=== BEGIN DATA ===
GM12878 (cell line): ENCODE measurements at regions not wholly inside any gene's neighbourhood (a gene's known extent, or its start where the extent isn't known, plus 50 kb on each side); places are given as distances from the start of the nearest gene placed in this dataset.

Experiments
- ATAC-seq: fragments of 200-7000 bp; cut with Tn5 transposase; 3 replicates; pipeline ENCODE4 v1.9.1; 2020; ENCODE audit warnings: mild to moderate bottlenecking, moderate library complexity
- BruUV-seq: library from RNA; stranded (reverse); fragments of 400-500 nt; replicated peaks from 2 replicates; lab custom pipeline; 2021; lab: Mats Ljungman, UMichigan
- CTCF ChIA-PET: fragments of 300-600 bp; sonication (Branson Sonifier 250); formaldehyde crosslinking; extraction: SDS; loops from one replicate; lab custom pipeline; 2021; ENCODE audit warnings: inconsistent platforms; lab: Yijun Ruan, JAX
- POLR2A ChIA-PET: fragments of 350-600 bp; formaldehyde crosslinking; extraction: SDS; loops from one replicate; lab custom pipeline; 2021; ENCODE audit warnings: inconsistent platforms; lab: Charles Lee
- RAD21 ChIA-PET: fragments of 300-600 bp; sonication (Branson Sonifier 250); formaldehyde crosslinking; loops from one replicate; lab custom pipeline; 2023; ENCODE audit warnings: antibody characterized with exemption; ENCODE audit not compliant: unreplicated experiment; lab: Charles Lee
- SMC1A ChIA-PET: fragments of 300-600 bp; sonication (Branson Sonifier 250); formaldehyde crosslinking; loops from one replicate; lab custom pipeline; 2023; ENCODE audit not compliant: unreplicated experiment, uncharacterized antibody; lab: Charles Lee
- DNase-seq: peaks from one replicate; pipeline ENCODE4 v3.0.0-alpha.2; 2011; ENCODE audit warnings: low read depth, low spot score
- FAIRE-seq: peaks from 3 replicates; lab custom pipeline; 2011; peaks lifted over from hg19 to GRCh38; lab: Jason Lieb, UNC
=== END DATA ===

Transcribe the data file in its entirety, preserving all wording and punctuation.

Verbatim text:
GM12878 (cell line): ENCODE measurements at regions not wholly inside any gene's neighbourhood (a gene's known extent, or its start where the extent isn't known, plus 50 kb on each side); places are given as distances from the start of the nearest gene placed in this dataset.

Experiments
- ATAC-seq: fragments of 200-7000 bp; cut with Tn5 transposase; 3 replicates; pipeline ENCODE4 v1.9.1; 2020; ENCODE audit warnings: mild to moderate bottlenecking, moderate library complexity
- BruUV-seq: library from RNA; stranded (reverse); fragments of 400-500 nt; replicated peaks from 2 replicates; lab custom pipeline; 2021; lab: Mats Ljungman, UMichigan
- CTCF ChIA-PET: fragments of 300-600 bp; sonication (Branson Sonifier 250); formaldehyde crosslinking; extraction: SDS; loops from one replicate; lab custom pipeline; 2021; ENCODE audit warnings: inconsistent platforms; lab: Yijun Ruan, JAX
- POLR2A ChIA-PET: fragments of 350-600 bp; formaldehyde crosslinking; extraction: SDS; loops from one replicate; lab custom pipeline; 2021; ENCODE audit warnings: inconsistent platforms; lab: Charles Lee
- RAD21 ChIA-PET: fragments of 300-600 bp; sonication (Branson Sonifier 250); formaldehyde crosslinking; loops from one replicate; lab custom pipeline; 2023; ENCODE audit warnings: antibody characterized with exemption; ENCODE audit not compliant: unreplicated experiment; lab: Charles Lee
- SMC1A ChIA-PET: fragments of 300-600 bp; sonication (Branson Sonifier 250); formaldehyde crosslinking; loops from one replicate; lab custom pipeline; 2023; ENCODE audit not compliant: unreplicated experiment, uncharacterized antibody; lab: Charles Lee
- DNase-seq: peaks from one replicate; pipeline ENCODE4 v3.0.0-alpha.2; 2011; ENCODE audit warnings: low read depth, low spot score
- FAIRE-seq: peaks from 3 replicates; lab custom pipeline; 2011; peaks lifted over from hg19 to GRCh38; lab: Jason Lieb, UNC